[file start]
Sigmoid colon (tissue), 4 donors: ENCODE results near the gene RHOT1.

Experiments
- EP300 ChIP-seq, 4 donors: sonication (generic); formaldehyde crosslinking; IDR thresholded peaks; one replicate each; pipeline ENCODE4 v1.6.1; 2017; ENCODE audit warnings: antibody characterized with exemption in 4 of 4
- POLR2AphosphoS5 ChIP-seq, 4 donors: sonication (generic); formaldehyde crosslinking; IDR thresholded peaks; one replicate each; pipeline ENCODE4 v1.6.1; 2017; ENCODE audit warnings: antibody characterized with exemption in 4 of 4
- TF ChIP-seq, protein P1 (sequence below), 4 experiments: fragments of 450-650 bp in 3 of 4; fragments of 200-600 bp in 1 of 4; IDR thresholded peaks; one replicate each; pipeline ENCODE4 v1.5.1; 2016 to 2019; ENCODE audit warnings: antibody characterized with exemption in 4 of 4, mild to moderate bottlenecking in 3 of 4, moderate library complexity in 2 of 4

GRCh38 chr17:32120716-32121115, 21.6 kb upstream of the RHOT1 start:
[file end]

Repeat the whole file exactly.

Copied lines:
Sigmoid colon (tissue), 4 donors: ENCODE results near the gene RHOT1.

Experiments
- EP300 ChIP-seq, 4 donors: sonication (generic); formaldehyde crosslinking; IDR thresholded peaks; one replicate each; pipeline ENCODE4 v1.6.1; 2017; ENCODE audit warnings: antibody characterized with exemption in 4 of 4
- POLR2AphosphoS5 ChIP-seq, 4 donors: sonication (generic); formaldehyde crosslinking; IDR thresholded peaks; one replicate each; pipeline ENCODE4 v1.6.1; 2017; ENCODE audit warnings: antibody characterized with exemption in 4 of 4
- TF ChIP-seq, protein P1 (sequence below), 4 experiments: fragments of 450-650 bp in 3 of 4; fragments of 200-600 bp in 1 of 4; IDR thresholded peaks; one replicate each; pipeline ENCODE4 v1.5.1; 2016 to 2019; ENCODE audit warnings: antibody characterized with exemption in 4 of 4, mild to moderate bottlenecking in 3 of 4, moderate library complexity in 2 of 4

GRCh38 chr17:32120716-32121115, 21.6 kb upstream of the RHOT1 start: